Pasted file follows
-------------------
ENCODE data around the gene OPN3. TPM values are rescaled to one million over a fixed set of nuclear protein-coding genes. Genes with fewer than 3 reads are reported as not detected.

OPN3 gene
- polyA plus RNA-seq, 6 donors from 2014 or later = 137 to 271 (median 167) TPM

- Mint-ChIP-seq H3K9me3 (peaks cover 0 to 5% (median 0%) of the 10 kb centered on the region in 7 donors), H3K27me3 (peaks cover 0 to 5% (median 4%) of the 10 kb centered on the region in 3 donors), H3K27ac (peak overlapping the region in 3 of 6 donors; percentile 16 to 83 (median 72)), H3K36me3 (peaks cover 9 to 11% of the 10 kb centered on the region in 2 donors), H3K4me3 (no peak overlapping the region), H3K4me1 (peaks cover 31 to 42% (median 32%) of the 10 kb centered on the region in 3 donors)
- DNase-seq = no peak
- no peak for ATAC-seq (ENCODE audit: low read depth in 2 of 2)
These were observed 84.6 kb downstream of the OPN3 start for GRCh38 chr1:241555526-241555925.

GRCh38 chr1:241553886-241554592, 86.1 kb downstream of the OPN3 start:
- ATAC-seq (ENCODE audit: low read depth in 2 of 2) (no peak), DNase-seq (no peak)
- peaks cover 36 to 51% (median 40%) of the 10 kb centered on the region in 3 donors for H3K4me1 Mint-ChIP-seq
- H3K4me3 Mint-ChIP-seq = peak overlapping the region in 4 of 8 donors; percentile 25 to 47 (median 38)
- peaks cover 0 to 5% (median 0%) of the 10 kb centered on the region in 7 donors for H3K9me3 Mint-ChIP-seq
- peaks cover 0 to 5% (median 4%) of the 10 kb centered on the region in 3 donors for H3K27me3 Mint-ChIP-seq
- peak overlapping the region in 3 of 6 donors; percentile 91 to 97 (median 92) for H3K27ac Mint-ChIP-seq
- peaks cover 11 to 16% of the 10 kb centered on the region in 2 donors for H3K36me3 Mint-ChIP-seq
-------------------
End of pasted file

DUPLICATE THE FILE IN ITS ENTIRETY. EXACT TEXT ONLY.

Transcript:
ENCODE data around the gene OPN3. TPM values are rescaled to one million over a fixed set of nuclear protein-coding genes. Genes with fewer than 3 reads are reported as not detected.

OPN3 gene
- polyA plus RNA-seq, 6 donors from 2014 or later = 137 to 271 (median 167) TPM

- Mint-ChIP-seq H3K9me3 (peaks cover 0 to 5% (median 0%) of the 10 kb centered on the region in 7 donors), H3K27me3 (peaks cover 0 to 5% (median 4%) of the 10 kb centered on the region in 3 donors), H3K27ac (peak overlapping the region in 3 of 6 donors; percentile 16 to 83 (median 72)), H3K36me3 (peaks cover 9 to 11% of the 10 kb centered on the region in 2 donors), H3K4me3 (no peak overlapping the region), H3K4me1 (peaks cover 31 to 42% (median 32%) of the 10 kb centered on the region in 3 donors)
- DNase-seq = no peak
- no peak for ATAC-seq (ENCODE audit: low read depth in 2 of 2)
These were observed 84.6 kb downstream of the OPN3 start for GRCh38 chr1:241555526-241555925.

GRCh38 chr1:241553886-241554592, 86.1 kb downstream of the OPN3 start:
- ATAC-seq (ENCODE audit: low read depth in 2 of 2) (no peak), DNase-seq (no peak)
- peaks cover 36 to 51% (median 40%) of the 10 kb centered on the region in 3 donors for H3K4me1 Mint-ChIP-seq
- H3K4me3 Mint-ChIP-seq = peak overlapping the region in 4 of 8 donors; percentile 25 to 47 (median 38)
- peaks cover 0 to 5% (median 0%) of the 10 kb centered on the region in 7 donors for H3K9me3 Mint-ChIP-seq
- peaks cover 0 to 5% (median 4%) of the 10 kb centered on the region in 3 donors for H3K27me3 Mint-ChIP-seq
- peak overlapping the region in 3 of 6 donors; percentile 91 to 97 (median 92) for H3K27ac Mint-ChIP-seq
- peaks cover 11 to 16% of the 10 kb centered on the region in 2 donors for H3K36me3 Mint-ChIP-seq